Libya gets new government as divisions persist

World Tuesday 19/January/2016 21:49 PM
By: Times News Service
Libya gets new government as divisions persist

Tunis: Libya's Presidential Council announced a new government on Tuesday aimed at uniting the country's warring factions, though two of its nine members rejected it in a sign of continuing divisions over its UN-backed plan for a political transition.
Western powers hope the new government will deliver stability to Libya and tackle a growing threat from IS extremist militants, but critics say the agreement was forced through too quickly and does not evenly represent the country's groups and factions.
EU foreign policy chief Federica Mogherini called the announcement by the Tunis-based council, tasked with overseeing Libya's political transition, "an essential step".
The council had delayed its announcement by 48 hours without giving a reason.
Mogherini said only a unity government would be able "to end political divisions, defeat terrorism, and address the numerous security, humanitarian and economic challenges the country faces".
Libya has become deeply fractured since the fall of Muammar Gaddafi in 2011.
Since the summer of 2014 it has had two rival governments and parliaments, operating from the capital Tripoli and from the east.
Both are supported by loose alliances of armed brigades of rebels who once fought Gaddafi.
Late on Monday, one of the council members who did not sign the document naming the new government, Ali Faraj Al Qatrani, announced he was withdrawing from the process, saying eastern Libya was underrepresented and there was not sufficient support for the armed forces allied to the eastern government.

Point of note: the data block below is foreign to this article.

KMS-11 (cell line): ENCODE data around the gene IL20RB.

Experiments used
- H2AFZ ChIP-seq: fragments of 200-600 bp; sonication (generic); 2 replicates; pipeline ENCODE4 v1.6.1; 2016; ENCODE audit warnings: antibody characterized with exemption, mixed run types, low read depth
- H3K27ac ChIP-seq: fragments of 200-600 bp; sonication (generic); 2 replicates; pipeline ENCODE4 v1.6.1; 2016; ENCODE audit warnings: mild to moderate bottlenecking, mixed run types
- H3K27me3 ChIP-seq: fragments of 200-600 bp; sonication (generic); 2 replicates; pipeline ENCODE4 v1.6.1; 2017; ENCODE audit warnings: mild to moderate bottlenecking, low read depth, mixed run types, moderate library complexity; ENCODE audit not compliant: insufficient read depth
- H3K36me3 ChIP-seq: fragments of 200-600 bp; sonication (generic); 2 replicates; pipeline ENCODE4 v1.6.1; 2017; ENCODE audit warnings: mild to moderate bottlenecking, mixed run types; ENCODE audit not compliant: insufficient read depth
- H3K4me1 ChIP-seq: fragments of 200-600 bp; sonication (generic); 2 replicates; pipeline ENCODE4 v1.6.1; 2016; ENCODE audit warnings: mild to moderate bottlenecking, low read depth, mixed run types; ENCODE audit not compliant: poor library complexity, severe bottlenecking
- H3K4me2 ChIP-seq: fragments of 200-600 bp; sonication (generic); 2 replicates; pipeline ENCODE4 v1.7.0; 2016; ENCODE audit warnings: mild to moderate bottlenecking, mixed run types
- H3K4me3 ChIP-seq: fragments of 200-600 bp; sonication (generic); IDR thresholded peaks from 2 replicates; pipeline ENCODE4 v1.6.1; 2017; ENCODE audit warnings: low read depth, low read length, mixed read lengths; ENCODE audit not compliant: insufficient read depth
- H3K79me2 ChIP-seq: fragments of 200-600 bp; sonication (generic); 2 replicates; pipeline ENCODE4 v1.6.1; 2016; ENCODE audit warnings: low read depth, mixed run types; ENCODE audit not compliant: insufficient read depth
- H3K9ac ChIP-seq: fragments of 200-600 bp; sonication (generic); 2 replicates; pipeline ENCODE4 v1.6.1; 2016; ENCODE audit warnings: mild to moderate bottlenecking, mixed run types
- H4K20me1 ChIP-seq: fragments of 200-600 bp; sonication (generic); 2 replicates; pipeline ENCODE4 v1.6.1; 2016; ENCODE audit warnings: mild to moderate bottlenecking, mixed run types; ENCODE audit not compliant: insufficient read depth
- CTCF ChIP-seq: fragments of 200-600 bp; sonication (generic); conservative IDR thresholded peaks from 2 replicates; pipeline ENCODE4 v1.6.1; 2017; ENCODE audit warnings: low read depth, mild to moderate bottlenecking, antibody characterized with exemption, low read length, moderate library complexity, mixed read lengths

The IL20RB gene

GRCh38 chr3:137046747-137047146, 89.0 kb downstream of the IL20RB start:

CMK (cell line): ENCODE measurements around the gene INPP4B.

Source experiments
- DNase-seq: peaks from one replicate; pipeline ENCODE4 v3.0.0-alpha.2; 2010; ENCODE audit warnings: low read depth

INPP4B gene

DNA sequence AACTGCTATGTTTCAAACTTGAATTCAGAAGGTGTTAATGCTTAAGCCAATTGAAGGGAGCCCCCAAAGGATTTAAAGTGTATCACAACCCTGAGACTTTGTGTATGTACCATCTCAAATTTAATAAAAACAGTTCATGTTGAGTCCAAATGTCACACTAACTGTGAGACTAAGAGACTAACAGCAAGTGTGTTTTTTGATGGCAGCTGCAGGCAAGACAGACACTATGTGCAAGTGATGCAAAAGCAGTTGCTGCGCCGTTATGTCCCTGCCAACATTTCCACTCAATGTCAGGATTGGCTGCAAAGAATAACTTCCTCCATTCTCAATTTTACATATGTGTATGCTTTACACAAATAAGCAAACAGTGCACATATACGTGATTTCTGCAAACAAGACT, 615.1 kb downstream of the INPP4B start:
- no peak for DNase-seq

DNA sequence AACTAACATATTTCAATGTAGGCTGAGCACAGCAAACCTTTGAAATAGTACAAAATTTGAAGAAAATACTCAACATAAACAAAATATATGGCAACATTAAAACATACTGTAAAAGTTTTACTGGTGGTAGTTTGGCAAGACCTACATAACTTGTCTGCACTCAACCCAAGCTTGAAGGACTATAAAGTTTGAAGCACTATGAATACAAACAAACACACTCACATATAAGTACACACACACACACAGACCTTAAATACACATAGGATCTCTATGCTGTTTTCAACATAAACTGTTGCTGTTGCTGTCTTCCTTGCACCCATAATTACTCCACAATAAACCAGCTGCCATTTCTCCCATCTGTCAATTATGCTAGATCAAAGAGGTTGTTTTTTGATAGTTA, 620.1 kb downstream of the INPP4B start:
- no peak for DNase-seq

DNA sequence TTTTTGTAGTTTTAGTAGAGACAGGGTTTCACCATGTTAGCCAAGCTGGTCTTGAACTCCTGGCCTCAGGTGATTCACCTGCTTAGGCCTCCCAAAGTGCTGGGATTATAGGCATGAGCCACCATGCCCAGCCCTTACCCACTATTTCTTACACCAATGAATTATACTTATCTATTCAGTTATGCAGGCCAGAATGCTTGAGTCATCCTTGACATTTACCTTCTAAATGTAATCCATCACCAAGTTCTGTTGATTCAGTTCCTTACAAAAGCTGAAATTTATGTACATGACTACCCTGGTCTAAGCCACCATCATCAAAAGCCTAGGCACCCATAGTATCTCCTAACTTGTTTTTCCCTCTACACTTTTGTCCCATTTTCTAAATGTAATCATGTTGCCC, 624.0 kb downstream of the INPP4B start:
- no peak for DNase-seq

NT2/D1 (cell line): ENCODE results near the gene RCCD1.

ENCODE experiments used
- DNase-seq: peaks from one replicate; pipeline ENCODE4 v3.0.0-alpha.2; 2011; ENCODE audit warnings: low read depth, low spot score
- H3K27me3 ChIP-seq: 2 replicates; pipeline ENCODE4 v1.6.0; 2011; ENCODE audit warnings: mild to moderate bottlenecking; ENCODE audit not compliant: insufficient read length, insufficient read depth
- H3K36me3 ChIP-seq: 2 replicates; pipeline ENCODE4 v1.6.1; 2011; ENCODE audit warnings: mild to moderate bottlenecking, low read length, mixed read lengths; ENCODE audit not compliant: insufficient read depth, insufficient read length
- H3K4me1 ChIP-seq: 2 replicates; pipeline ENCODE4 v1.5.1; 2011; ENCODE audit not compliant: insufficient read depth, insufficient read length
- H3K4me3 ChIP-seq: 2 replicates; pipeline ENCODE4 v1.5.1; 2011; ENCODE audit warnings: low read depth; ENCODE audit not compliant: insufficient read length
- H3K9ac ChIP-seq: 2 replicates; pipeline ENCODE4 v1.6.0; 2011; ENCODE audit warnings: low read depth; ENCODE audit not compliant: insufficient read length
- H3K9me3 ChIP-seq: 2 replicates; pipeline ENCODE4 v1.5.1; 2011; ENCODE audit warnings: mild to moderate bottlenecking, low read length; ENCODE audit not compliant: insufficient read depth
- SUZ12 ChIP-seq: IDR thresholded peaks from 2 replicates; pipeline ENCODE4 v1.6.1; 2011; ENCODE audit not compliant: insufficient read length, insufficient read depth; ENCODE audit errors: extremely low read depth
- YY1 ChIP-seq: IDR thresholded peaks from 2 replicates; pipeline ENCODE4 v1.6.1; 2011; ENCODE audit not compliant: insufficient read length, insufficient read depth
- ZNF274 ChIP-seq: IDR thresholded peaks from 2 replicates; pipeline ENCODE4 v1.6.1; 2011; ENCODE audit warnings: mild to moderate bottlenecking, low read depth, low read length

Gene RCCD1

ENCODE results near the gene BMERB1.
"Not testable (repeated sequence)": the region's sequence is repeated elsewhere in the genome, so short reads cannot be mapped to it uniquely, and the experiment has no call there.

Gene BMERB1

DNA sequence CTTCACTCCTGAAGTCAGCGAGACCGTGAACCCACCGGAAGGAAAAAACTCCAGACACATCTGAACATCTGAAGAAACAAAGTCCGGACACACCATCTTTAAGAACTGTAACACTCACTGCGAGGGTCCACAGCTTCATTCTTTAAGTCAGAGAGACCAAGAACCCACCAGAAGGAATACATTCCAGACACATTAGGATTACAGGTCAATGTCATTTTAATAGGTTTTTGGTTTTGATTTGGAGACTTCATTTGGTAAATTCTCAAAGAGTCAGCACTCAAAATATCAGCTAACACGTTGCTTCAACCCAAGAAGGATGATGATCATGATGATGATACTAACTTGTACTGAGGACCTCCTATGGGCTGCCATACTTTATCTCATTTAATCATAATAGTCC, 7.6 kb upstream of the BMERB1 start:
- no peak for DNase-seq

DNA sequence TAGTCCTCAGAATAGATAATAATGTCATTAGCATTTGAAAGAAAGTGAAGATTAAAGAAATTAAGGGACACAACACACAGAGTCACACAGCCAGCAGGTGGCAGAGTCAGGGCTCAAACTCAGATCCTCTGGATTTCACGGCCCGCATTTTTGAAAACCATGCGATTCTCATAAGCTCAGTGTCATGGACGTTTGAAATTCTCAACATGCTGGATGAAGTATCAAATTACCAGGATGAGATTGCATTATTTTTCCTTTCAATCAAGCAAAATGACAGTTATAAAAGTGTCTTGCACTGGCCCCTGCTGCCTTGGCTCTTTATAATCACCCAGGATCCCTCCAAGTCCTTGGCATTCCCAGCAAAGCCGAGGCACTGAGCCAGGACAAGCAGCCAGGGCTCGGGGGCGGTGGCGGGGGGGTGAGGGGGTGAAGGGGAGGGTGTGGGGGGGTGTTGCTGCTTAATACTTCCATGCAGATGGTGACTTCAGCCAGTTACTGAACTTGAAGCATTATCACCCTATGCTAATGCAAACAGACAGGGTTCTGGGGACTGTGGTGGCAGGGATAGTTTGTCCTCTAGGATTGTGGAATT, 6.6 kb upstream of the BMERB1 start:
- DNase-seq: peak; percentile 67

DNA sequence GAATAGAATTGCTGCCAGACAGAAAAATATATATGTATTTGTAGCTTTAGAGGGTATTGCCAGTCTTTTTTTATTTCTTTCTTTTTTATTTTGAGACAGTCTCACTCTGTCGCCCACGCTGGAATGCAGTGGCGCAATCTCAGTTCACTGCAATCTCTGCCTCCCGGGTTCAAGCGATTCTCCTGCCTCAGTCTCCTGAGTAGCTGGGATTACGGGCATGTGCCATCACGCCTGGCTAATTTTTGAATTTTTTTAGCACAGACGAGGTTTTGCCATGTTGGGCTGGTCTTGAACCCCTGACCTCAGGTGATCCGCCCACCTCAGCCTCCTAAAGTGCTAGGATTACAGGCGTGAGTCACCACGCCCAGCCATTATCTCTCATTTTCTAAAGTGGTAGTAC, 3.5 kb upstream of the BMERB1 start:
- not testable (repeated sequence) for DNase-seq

He claimed there had been "a lack of seriousness and clarity in dealing with our basic demands" during the Presidential Council's negotiations.
The internationally recognised parliament in eastern Libya now has 10 days to approve the new government.
There has been no announcement on how and when it would be able to establish itself in Libya.
Tripoli is controlled by a faction called Libya Dawn, and the head of the self-declared government that it backs said last week that preparations by the Presidential Council to secure the capital violated military law.
The eastern military forces are led by Gen Khalifa Haftar, a former Gaddafi ally who has become one of the most divisive figures among Libya's rival groups.
In a statement on Tuesday, UN Libya envoy Martin Kobler urged the chamber "uphold the country's national interest above all other considerations and promptly convene to discuss and endorse the proposed cabinet".
The new government will be led by Fayez Seraj, a lawmaker from the eastern parliament, known as the House of Representatives.
He also heads the Presidential Council.
Key ministerial nominations include Khalifa Abdessadeq as oil minister.
Libya's current oil production is under 400,000 barrels per day, less than a quarter of a 2011 high of 1.6 million bpd.